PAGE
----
Quick summary of previous episodes for those who have not been following the saga: Chad Mirkin’s group developed a few years ago a technology to detect mRNAs in live cells, the nano-flares. That technology is currently commercialised by Merck under the name smartflares. For a number of reasons (detailed here), I was unconvinced by the publications. We bought the smartflares, studied their uptake in cells as well as their fluorescent signal and concluded that they do not (and in fact cannot) report on mRNAs levels. We published our results as well as all of the raw data.
This question – how many people are using the SmartFlares? – is interesting because surely, if a multinational company such as Merck develops, advertises and sells products, to scientists worldwide, these products have to work. As Chad Mirkin himself said today at the ACS National Meeting in Philadelphia “Ultimate measure of impact is how many people are using your technologies“.
So, we must be wrong. SmartFlares must work.
But our data say otherwise, so what is going on?
One hint is the very low number of publications using the smartflares and the fact that some of those are not independent investigations. This, however does not tell us how many groups in the world are using the smartflares.
Here is an hypothesis: maybe lots of groups worldwide are spending public money on probes that don’t work… and then don’t report the results since the probes don’t work. That hypothesis is not as far fetched as it may seem: it is called negative bias in science publishing and it is one of the causes of the reproducibility crisis.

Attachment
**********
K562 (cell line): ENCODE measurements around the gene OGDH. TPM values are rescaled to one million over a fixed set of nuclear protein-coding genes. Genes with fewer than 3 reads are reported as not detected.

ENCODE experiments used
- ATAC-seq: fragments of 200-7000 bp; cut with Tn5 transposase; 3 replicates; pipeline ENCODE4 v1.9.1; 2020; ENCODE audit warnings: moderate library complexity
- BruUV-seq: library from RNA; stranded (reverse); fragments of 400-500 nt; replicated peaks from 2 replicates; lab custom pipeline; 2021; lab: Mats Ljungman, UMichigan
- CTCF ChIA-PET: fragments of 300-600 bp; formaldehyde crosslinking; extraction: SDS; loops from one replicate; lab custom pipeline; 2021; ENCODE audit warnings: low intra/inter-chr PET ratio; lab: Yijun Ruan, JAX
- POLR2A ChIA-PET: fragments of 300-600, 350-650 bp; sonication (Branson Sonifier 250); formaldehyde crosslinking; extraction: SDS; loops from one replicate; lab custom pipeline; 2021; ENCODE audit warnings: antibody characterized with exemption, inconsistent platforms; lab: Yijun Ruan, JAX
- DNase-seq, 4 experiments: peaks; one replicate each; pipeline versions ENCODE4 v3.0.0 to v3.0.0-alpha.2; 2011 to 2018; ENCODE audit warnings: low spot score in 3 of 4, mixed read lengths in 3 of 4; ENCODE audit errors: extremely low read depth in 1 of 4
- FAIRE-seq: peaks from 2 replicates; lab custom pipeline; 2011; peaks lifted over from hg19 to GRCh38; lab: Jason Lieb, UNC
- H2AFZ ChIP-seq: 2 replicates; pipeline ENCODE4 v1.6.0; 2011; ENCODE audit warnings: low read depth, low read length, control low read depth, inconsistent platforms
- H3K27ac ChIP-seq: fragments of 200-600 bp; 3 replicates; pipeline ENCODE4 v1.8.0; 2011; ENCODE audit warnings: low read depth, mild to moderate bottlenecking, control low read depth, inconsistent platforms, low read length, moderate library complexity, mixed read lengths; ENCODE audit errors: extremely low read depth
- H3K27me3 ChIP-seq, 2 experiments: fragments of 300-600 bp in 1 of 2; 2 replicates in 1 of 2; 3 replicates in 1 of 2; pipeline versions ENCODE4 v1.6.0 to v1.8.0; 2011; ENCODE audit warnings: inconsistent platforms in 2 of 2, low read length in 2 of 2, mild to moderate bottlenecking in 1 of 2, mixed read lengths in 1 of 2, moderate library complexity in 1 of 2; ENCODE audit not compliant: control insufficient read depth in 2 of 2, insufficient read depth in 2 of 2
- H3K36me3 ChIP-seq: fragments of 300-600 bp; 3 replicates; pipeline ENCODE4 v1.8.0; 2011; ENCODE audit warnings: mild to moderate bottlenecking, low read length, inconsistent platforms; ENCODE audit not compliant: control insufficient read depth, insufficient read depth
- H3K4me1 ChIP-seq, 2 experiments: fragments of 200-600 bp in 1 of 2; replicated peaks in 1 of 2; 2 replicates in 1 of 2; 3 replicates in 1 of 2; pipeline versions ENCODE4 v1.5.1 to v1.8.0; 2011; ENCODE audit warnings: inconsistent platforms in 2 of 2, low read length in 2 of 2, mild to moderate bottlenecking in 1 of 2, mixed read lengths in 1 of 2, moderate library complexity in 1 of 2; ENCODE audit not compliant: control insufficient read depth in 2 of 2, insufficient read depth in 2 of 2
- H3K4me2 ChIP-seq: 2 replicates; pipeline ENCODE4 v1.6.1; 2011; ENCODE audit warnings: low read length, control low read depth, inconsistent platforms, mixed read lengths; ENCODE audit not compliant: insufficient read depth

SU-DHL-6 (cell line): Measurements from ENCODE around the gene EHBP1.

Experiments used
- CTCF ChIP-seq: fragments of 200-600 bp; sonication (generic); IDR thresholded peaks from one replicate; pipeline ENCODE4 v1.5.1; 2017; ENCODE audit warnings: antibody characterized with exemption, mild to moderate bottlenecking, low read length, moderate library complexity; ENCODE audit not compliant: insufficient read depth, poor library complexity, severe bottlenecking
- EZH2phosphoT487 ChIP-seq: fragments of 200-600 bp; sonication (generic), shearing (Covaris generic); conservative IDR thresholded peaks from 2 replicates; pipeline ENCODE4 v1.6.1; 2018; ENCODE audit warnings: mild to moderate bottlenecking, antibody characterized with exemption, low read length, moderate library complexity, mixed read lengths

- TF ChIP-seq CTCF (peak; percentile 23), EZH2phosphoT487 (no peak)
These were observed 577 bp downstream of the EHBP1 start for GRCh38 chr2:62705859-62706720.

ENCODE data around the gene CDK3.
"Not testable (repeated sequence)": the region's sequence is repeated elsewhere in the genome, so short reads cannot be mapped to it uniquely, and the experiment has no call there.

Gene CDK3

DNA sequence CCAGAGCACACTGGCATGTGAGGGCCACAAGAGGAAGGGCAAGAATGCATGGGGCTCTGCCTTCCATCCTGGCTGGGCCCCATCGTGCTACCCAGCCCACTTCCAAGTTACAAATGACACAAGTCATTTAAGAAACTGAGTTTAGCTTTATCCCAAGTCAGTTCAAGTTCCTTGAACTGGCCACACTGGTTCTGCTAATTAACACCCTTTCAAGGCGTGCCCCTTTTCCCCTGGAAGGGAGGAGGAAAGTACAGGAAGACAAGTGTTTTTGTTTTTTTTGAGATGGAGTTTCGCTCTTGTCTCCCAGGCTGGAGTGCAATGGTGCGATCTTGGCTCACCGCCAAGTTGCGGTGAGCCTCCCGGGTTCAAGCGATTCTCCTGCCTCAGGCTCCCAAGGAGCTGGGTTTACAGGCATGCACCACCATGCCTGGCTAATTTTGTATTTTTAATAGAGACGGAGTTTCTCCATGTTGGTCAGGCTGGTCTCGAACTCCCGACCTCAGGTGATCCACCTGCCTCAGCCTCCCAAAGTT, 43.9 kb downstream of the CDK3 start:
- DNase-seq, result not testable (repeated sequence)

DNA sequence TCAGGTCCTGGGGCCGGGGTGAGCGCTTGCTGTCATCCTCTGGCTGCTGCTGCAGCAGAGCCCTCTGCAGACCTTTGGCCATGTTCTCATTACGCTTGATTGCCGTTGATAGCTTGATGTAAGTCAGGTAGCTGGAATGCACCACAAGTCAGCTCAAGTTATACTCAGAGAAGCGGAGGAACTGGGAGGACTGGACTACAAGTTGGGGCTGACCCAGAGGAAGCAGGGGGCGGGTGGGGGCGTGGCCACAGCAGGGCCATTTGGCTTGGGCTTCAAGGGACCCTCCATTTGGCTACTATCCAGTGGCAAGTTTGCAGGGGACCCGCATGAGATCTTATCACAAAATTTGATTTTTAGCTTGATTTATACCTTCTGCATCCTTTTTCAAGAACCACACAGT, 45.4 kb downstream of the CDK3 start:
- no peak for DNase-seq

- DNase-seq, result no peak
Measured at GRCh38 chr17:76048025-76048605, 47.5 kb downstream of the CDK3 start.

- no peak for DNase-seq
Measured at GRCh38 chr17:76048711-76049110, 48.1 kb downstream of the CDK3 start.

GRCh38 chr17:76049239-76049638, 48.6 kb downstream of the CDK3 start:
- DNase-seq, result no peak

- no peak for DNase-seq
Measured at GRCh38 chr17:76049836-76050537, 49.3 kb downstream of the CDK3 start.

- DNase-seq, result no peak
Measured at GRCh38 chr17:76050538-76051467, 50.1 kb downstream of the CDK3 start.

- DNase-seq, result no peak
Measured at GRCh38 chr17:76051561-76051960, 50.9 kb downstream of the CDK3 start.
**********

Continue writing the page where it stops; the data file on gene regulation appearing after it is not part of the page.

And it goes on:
To test this hypothesis, we would need to know how many research groups worldwide have bought the smartflares, an information that I suspected Merck was not going to volunteer. So, instead, I made Freedom of Information requests to (nearly) all UK research intensive universities (the Russell group) asking whether they had evidence of smartflare purchase orders.
Some Universities (6) declined because it would have been too much work to retrieve the information but most (14) obliged. The detailed results are available here. They show that a minimum of 76 different purchases were made between the launch of the product and June 2016. The money spent is £38k representing 0.0013% of these UK universities research income. As far as I can see, none has resulted in a publication so far.
All I can say is that these data do not falsify our hypothesis.
And if after reading this, you are still unconvinced of the need to publish negative data, check the upturnedmicroscope cartoon (warning: scene of violence).